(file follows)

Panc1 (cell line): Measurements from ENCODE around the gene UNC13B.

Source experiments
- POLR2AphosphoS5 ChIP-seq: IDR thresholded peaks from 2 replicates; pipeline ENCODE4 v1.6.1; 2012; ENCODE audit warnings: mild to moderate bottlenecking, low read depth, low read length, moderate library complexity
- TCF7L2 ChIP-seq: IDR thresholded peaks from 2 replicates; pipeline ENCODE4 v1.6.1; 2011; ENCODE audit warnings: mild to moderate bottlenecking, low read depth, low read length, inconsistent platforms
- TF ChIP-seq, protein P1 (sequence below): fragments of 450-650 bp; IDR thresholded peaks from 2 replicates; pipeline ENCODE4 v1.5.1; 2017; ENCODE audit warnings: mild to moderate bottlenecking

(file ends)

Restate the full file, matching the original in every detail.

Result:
Panc1 (cell line): Measurements from ENCODE around the gene UNC13B.

Source experiments
- POLR2AphosphoS5 ChIP-seq: IDR thresholded peaks from 2 replicates; pipeline ENCODE4 v1.6.1; 2012; ENCODE audit warnings: mild to moderate bottlenecking, low read depth, low read length, moderate library complexity
- TCF7L2 ChIP-seq: IDR thresholded peaks from 2 replicates; pipeline ENCODE4 v1.6.1; 2011; ENCODE audit warnings: mild to moderate bottlenecking, low read depth, low read length, inconsistent platforms
- TF ChIP-seq, protein P1 (sequence below): fragments of 450-650 bp; IDR thresholded peaks from 2 replicates; pipeline ENCODE4 v1.5.1; 2017; ENCODE audit warnings: mild to moderate bottlenecking